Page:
IWAKUNI, Japan --
“I have no ambition in this world but one, and that is to be a fireman. The position may, in the eyes of some, appear to be a lowly one; but we who know the work which the fireman has to do believe that his is a noble calling. Our proudest moment is to save lives. Under the impulse of such thoughts, the nobility of the occupation thrills us and stimulates us to do deeds of daring, even of supreme sacrifice.”
This statement was uttered by New York City Fire Department Fire Chief Edward R. Croker over a century ago and still rings true with many firemen today. Particularly inspired by this quote is Marine Corps Air Station Iwakuni Base Fire Marshall Michael Ballesteros Jr., who believes it embodies the essence of a firefighter’s job.
Ballesteros, a Hawaii native, is also a stern believer in an old saying he heard when he was young, one that invokes initiative and confidence in the face of adversity, which Ballesteros strives to possess every day in his job.
“In Hawaii we have this saying If can, can! If no can, can. What that really means is if you think you can do it, then do it, and if you think you can’t do it, do it; You are your only limitation.”
Both quotes reinforce an idea of bravery and exceeding one's limits in order to benefit oneself and those around. Ballesteros and the rest of the rest of MCAS Iwakuni’s fire department recognize that all these qualities are quintessential to the job of firefighting, which is inherently a job of selflessness and helping others.
“We devote all our efforts to safeguard the lives and property of the MCAS Iwakuni community from fire emergencies, natural disasters, and other emergency situations,” Ballesteros said. “Our mission is to save lives by providing all-hazard response services, to avert fires through prevention and education, while also securing a work environment that values cultural diversity and is free of harassment and discrimination.”
While keeping other people’s lives safe from danger is their number one priority, they must also focus on their own well-being on and off the job. With the inevitable conflict of personal and professional life on their minds, these firefighters actually have a remedy that helps them perform their duties every day.
“Personal and professional life -it is one and the same,” Ballesteros said. “See, while most people have one home to go to, firefighters have two: on and off duty. Because we are so much like a family, we rely on each other’s mentorship, so we’re all great at ensuring that we are good to go.”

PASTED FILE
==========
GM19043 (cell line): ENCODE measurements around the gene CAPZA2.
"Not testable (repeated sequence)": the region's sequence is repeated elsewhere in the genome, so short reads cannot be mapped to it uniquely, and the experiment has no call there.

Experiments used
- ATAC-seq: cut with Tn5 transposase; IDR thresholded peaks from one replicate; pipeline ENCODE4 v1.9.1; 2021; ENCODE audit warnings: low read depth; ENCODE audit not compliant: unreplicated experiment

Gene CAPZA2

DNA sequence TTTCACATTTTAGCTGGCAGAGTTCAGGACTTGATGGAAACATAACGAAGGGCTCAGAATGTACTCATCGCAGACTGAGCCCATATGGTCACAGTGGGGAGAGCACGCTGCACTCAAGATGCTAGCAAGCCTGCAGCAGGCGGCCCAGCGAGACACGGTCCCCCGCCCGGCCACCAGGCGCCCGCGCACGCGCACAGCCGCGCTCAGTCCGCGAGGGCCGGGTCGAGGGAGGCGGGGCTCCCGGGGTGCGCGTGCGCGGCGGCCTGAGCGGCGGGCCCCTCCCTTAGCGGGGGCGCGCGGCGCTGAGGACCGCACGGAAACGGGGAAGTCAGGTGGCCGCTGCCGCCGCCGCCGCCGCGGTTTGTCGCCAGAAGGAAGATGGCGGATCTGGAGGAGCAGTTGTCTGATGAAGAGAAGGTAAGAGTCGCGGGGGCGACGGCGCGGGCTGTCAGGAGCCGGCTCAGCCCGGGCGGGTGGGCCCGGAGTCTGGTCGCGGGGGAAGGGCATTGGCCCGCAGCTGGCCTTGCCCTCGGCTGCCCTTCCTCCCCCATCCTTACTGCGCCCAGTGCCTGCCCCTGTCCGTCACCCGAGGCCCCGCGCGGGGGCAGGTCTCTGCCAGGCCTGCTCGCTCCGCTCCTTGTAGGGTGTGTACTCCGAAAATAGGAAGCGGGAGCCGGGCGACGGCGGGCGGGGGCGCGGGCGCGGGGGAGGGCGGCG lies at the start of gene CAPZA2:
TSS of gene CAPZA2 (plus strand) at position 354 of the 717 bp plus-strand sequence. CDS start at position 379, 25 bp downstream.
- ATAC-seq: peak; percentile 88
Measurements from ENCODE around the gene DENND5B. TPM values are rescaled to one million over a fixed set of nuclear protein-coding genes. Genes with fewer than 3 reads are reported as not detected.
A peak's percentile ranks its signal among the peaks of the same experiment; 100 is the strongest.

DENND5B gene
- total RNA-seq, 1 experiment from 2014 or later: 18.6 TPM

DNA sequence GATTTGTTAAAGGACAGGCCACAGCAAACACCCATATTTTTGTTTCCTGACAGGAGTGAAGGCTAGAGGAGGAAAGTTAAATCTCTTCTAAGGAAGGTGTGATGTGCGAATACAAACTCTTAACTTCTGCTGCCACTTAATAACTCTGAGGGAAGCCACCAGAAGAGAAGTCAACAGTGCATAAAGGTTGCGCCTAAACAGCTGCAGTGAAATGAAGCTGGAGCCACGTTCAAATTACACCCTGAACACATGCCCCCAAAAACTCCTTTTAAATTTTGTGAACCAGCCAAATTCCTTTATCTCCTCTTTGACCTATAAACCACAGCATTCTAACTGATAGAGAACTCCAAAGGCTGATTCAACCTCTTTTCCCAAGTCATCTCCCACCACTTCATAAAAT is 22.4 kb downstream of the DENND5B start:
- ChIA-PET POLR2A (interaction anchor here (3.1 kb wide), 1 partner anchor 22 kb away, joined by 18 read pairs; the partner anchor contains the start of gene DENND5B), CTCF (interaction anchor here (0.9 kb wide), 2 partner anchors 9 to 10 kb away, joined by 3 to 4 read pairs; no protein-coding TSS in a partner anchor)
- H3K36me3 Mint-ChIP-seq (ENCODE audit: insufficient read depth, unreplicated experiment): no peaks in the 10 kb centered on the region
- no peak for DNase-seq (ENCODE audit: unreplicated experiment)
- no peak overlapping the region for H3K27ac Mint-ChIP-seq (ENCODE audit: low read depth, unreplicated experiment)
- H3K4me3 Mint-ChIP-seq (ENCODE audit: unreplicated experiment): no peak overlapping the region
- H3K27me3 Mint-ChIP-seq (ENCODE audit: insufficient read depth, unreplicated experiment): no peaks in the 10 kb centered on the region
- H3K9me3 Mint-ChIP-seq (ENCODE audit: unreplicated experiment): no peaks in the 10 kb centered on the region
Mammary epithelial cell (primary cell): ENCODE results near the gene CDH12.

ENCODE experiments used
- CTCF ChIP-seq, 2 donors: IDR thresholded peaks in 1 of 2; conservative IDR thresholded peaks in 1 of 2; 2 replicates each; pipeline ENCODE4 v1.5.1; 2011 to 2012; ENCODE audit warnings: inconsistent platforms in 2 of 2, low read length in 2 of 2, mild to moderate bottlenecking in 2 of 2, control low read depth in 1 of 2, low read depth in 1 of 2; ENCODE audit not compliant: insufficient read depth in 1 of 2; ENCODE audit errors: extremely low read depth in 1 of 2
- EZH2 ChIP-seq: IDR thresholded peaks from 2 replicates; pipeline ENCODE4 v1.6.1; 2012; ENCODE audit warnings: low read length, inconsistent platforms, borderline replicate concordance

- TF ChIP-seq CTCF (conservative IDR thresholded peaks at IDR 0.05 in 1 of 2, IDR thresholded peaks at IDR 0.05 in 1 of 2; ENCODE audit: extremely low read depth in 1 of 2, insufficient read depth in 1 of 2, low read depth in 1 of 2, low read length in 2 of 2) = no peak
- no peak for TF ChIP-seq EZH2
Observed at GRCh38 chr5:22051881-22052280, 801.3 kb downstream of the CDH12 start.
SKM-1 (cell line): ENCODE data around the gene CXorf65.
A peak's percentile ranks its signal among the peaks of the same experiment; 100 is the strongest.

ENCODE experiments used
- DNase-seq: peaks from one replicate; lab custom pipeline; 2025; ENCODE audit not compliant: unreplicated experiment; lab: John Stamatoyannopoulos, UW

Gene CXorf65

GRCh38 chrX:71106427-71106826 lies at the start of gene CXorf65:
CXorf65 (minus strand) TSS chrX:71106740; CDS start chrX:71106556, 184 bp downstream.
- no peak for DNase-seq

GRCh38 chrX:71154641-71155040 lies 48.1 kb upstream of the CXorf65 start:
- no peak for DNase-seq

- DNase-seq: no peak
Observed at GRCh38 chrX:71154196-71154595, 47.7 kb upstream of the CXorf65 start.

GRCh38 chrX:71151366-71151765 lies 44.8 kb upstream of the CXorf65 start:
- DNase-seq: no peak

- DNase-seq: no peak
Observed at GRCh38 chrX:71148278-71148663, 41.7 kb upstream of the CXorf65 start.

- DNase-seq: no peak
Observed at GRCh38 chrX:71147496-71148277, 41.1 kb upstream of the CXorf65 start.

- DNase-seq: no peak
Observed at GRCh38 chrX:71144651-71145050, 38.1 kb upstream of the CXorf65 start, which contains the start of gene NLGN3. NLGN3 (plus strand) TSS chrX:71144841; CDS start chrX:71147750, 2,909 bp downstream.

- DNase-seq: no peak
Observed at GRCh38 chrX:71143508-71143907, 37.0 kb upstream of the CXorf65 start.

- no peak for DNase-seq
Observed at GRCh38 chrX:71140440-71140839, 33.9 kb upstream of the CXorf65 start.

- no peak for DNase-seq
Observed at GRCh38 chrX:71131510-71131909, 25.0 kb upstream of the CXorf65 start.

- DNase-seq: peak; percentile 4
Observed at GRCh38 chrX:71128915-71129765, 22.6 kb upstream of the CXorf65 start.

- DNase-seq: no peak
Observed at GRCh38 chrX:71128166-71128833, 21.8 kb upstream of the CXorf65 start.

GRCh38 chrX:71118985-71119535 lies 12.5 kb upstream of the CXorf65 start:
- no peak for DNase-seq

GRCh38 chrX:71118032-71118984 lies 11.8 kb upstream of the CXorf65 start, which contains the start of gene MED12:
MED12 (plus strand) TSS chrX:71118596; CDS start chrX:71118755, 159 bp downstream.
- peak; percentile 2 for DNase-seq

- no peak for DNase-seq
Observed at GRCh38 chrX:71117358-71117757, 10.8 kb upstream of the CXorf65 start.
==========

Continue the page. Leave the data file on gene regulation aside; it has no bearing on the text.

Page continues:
Working around the clock and ready for anything at a moment's notice, MCAS Iwakuni’s fire department doesn’t just put its focus on stopping fires, but also on educating the populace on base about how to mitigate fires by providing information such as the “12 for 12 Safety tips,” posted on their social media page every month, and by hosting events during fire prevention week in October, which allows MCAS Iwakuni personnel participate and practice using fire prevention equipment.
While firefighters such as Ballesteros waste no time in giving their time back to the community, Ballesteros says the exchange of gratitude is mutual, as the community always makes time to help and give back to the firefighters who serve on base.
“The community responds very well; they are always asking us to come out and either put on a display, demonstration, or request fire and life safety training,” Ballesteros says. “The community is really good about providing feedback on what services we provide, and it allows us to re-evaluate and adjust to meet their needs.”
Their hard work and dedication hardly goes unnoticed as they have recently been recognized this year by the Center for Public Safety Excellence as an accredited Fire Department.
Ballesteros says rewards and recognition are fantastic, but the true reward for his job is something much more simple than anything physical. He proclaims it’s about the positive feelings that come from helping those in need, and he reiterates that many firefighters share this understanding.
“Knowing that what we do benefits the community makes coming to work worth it every day,” Ballesteros says. “They give us love, support and trust, and that helps us tremendously.”